Poor maintenance and a design flaw have been blamed for the death of a cruise ship worker who plunged into the water and drowned while working on a lifeboat in Lyttelton this year.
The Transport Accident Investigation Commission (TAIC) launched an investigation after two men fell from the cruise ship Volendam while carrying out routine maintenance on a starboard lifeboat in January.
One of the men was rescued shortly afterward. The other man was seen in the water briefly in what appeared to be a dazed state, but he soon disappeared.
He could not be found despite a search by the ship's rescue vessel, Coastguard, the port authority and emergency services.
Port authority divers found the man's body about four hours later.
The TAIC report, released today, found that the men fell from the lifeboat after one of the two wires attaching it to the ship failed.
The men were wearing safety harnesses but the wire holding the harnesses to the ship also failed during the accident.
Neither man was wearing a buoyancy device.
The lifeboat remained attached to the ship by the aft wire but suffered irreparable damage.
The accident also caused damage to the Volendam's hull which required repair before it could sail again.
Investigators found the wire holding the lifeboat was heavily corroded in the area where it failed, causing a loss of structural strength and a tensile fracture.
Maintenance of the wires had been hindered by the design of the davit _ the small cranes that hold the lifeboat to the vessel with cables.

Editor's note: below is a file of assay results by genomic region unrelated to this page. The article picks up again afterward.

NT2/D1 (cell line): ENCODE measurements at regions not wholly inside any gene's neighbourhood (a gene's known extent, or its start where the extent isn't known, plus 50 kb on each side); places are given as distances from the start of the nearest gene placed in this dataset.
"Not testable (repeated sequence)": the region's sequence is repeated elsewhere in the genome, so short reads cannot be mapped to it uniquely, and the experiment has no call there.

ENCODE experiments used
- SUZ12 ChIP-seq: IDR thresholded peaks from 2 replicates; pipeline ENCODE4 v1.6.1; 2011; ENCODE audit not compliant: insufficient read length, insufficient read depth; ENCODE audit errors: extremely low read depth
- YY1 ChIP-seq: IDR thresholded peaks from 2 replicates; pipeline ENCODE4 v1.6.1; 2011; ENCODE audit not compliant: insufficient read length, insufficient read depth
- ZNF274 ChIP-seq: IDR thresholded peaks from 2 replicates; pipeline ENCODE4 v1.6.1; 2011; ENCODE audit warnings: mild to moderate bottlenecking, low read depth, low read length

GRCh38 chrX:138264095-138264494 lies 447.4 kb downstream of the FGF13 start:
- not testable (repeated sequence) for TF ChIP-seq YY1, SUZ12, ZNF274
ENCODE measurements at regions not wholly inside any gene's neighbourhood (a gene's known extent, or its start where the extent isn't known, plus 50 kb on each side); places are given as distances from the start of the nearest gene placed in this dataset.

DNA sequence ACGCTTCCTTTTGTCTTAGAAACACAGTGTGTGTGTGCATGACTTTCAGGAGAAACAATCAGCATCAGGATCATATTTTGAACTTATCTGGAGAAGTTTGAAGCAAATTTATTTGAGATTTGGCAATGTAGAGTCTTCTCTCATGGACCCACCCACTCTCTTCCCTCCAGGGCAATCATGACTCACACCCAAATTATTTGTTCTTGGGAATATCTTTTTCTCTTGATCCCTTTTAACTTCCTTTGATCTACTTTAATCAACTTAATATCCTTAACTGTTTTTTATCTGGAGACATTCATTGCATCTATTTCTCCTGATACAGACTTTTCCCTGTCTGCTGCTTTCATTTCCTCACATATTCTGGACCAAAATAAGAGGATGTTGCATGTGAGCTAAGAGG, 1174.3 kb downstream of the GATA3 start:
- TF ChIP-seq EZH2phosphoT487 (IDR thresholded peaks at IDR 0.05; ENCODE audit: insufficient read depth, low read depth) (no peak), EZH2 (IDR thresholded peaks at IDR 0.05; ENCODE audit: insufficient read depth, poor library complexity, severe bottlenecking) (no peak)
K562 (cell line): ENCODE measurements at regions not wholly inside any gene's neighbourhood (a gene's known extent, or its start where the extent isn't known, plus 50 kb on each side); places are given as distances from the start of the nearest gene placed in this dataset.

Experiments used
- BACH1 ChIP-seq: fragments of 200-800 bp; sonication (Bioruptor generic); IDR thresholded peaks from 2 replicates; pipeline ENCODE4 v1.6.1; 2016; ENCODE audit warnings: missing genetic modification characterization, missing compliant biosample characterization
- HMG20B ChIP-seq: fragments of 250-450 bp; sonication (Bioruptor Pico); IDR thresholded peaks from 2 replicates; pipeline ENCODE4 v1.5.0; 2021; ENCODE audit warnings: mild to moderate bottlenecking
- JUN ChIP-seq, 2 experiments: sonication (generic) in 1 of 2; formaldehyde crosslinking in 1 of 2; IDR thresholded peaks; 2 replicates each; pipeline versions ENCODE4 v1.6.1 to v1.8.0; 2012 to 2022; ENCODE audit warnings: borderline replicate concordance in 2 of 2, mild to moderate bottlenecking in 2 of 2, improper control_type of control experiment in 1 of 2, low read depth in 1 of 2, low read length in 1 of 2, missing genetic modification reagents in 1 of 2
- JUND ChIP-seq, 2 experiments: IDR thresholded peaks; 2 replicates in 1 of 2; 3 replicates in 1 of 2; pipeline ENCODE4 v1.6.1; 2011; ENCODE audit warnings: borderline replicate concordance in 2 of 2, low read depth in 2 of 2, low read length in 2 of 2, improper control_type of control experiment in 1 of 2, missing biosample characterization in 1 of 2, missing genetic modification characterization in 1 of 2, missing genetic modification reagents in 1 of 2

Investigators found the design of the davits restricted access to the wire near the failure point, making it difficult to apply a protective coating of grease around the whole circumference of the wire in that area.
An inspection of the other davits on the ship found 10 wires were sufficiently corroded to require action.
The TAIC made urgent safety recommendations to the davit manufacturer, including to alert all operators of the davit system about the incident; to review the design of the davit system to remedy a tendency for the fixed arm to flex inwards under load; and to review other davit systems it manufactured to identify similar safety issues.
It said a key lesson was that a wire rope was only as good as its weakest point.
Thorough inspections needed to cover the entire length of a wire, and frequent and thorough lubrication was needed to prevent corrosion in a marine environment.
The TAIC also recommended taking the chance of a catastrophic failure into consideration when choosing a safety harness attachment point, and suggested personal buoyancy devices always be worn when crew were working over a ship's rail.